#17 Baptisms & Transfers

week-17-2Loved and noble ones:  So, this week was one of the best weeks in mission.  First off, we had baptisms on Saturday in which we had three investigators get baptized.  Although, the planned 13 didn’t go through because people’s marriage papers didn’t come in time, a lot of them are going to get baptized on December 17th.  So, you might be wondering how it was.  Fortunately up here in Tamatave, we have a baptismal font and didn’t have to do it in a makeshift font.  If there would have been a problem with the font, we would have had to baptize in the ocean, which would have been way cool, but unfortunately didn’t happen.

A few things about the baptism:week-17-3

  • First off, I got to baptize Bernard.  He is a really incredible man that has really been converted to the gospel.  Him and his wife Mariette got their family completed and they are all now baptized.  Their kids were already baptized and two of the three are really strong in the gospel and consistently come to church.  Bernard and Mariette have been trying to get married for the past four years so that they can get baptized and they finally got married and they completed their family and they are now a stronger unit for good.
  • Second.  There is no better feeling in the world than going into the font with someone you’ve known for three months and have come to love.  You’ve shared the sweet presence of the holy ghost together during lessons and know that what you’ve taught and what they’ve learned is from God.  You know that they are on the path that God’s wants for them and that through this journey, they will have copious amounts of blessings and happiness.  You’ve seen them grow spiritually.  This family is spiritually strong and are very humble and willing to our Father in Heaven.  When enough time has passed and they have the money, they will make the travel to get sealed together as an eternal family unit.  How wonderful the Lord blesses the lives of his children.

    week-17-4
    Rico, Elder Nelson, Johnny & me
  • Third, baptisms are a LOT of work.  We had to make the program, arrange baptismal clothes, fill up the font (I’ll go into more detail), and organize people to give talks, prayers, and the music.  It is a lot of work that goes in to making a successful baptism.  About the font… the water pressure in Madagascar is really low, so it takes about 11-12 hours to fill the font.  So, we have to send someone the night before at like 9p and turn it on, then someone the day of the baptism at 8am-ish to go turn it off.  It doesn’t sound that bad, but when the church is far away and travel is difficult to find at night, it is not always successful.  But, it worked out very well and we had a very successful baptism.
Elder Wilson - 3rd Companion
Elder Wilson – comp #3

The second part that happened this week, is we got transfer news!  During the afternoon yesterday, Elder Nelson received a call from the APs and found out that he is going to work in an area in Antananarivo and I’m staying up here in Tamatave.  Although I’m glad to be staying here, it’s going to be difficult seeing Elder Nelson pack the bags.  He was such a great trainer and helped me on every end of the spectrum spiritually, physically, and emotionally.  He helped me understand perfect obedience and the blessings that come from it and how to do effective, successful and meaningful work.

In the next few weeks we are going to get a few families married and we will be having another set on December 17th, that’s the goal anyways.  It is going to be great, I love Madagascar and although it has been four months, it has flown by.  I love you all and hope that you have a great week.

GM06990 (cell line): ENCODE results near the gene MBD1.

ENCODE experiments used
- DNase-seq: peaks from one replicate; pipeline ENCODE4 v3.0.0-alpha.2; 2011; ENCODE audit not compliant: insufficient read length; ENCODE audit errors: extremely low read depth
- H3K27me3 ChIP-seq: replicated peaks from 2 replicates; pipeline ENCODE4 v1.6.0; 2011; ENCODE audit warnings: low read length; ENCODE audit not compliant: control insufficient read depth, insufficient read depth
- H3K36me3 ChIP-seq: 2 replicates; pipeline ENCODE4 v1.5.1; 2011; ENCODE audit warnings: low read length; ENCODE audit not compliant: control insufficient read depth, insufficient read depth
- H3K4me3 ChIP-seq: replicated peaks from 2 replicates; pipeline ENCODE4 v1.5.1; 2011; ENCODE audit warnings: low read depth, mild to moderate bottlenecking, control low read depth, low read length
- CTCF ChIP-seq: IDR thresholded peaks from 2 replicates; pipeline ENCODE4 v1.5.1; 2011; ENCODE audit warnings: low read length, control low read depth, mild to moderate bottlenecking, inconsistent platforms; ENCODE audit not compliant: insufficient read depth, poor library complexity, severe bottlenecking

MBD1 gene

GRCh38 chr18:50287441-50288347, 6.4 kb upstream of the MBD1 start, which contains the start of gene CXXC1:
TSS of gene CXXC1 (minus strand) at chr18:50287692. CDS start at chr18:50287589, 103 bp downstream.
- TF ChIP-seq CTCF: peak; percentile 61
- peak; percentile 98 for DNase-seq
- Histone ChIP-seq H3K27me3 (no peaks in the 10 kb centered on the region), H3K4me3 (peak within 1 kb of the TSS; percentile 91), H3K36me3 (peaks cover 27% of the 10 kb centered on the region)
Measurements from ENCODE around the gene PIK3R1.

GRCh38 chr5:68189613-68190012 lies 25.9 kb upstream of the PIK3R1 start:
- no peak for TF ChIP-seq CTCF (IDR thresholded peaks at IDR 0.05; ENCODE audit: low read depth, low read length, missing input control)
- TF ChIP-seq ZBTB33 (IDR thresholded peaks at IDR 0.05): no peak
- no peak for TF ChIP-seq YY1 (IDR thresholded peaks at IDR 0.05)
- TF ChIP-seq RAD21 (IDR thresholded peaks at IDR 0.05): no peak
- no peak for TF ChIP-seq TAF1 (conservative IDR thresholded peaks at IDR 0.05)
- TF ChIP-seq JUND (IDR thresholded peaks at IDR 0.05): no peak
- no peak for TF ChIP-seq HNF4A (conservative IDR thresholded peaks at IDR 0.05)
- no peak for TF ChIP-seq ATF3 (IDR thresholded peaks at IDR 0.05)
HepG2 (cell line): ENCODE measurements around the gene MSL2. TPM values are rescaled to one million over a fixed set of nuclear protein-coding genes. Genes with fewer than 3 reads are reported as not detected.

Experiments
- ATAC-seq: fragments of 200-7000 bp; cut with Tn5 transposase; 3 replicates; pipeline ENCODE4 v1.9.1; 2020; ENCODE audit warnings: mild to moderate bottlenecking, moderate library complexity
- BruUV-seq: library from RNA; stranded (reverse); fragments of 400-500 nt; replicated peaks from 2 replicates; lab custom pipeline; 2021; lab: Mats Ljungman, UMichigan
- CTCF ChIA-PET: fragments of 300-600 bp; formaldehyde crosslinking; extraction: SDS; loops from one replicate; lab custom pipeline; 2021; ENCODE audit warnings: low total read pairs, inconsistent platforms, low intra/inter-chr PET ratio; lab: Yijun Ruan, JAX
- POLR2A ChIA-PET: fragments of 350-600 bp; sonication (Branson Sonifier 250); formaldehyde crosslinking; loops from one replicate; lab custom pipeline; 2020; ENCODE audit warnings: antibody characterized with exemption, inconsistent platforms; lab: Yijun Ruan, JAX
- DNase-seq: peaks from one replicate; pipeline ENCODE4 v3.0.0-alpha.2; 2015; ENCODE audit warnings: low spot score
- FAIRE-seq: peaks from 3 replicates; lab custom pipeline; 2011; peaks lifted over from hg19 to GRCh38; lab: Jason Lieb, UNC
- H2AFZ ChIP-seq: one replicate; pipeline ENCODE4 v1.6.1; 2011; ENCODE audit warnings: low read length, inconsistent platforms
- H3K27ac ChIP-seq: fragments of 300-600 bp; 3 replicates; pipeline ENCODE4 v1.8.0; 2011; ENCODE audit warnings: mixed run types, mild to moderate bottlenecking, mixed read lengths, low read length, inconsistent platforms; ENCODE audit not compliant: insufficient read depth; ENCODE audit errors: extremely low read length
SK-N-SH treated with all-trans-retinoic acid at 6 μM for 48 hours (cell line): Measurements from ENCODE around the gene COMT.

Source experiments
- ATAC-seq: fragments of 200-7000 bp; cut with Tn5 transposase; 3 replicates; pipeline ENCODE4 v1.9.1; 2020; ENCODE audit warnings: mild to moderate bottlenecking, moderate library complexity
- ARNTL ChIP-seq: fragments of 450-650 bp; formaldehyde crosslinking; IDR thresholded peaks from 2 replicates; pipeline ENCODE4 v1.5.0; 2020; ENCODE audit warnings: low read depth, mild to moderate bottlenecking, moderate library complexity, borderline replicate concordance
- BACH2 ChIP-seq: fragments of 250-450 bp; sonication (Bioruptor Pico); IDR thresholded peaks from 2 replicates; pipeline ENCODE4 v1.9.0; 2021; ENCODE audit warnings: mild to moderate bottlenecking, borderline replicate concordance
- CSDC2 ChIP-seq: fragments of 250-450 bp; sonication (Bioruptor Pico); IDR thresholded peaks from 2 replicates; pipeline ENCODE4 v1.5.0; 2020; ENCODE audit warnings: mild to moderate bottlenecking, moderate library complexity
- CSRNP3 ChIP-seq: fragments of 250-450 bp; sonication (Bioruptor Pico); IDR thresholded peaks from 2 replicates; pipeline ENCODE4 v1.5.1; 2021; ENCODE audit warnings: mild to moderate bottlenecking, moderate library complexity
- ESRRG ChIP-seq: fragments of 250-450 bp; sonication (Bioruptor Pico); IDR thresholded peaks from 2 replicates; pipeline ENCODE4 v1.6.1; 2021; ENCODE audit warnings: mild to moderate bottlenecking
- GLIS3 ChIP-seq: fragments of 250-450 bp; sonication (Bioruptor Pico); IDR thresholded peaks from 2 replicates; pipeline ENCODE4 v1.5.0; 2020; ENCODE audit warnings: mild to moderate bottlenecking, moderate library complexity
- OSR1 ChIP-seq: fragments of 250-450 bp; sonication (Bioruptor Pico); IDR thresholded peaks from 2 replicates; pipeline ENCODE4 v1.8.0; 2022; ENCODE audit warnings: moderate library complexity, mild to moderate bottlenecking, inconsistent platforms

EXCERPTS FROM PERSONAL LETTERS:  It really is crazy how time flies on a mission.  I feel as if I left the MTC 2 weeks ago and the length of the MTC was only a week.  It’s crazy to think that it is Christmas time and how wonderful that time is.  On my end, it just keeps getting hotter.  With 90 degrees and 100% humidity, it doesn’t get much better than that.  It will be really weird coming back to a cold Christmas after my mission.  (NOTE:  I sent him Hot chocolate in his Christmas Package….I clearly wasn’t thinking!)

  • I asked about what he eats for lunch: We go to these small places called hotely’s and usually eat rice with some type of topping (vegetable and meat).
  • I asked about the language around him:  75% of numbers used are in french and all manufacture packaging is in French or English.  So, about 75% Malagasy and 25% French.
  • Our washing machine broke last week, so I’ve been handwashing my clothes.  It should be getting fixed today or tomorrow.
  • I have had 1 lemur encounter outside of a lemur park.  It was just perched on this guy that was walking and he let me pet it.  THEY ARE SO SOFT AND CUTE.  This brings to mind, I have a small homework assignment.  Will you find out the laws of Utah and see if I can bring a lemur home, I think you can, but I’m not certain.  AND what is necessary to have a lemur be brought over the border while flying.  That’s it 🙂
  • There is not much crime because everyone is poor together and if you steal and are caught, you go to a Malagasy prison, which means that you probably won’t survive.  Thus, people don’t really rob or kill.
  • I have not heard if my package has reached the mission home yet.
  • We will communicate by skype.  I will get more information about times as it get closer, but it will be on Christmas Eve.
  • I am very healthy.  I’ve been having some appetite problems, just not being hungry for a meal or two, but that was last week.  I’m better now.

Testimony meeting sounds amazing especially because all 4 Stromberg boys bore their testimony’s yesterday.  I bore mine in my branch and it was really cool, because Bernard, the one I baptized, also bore his testimony.  It was a great day!

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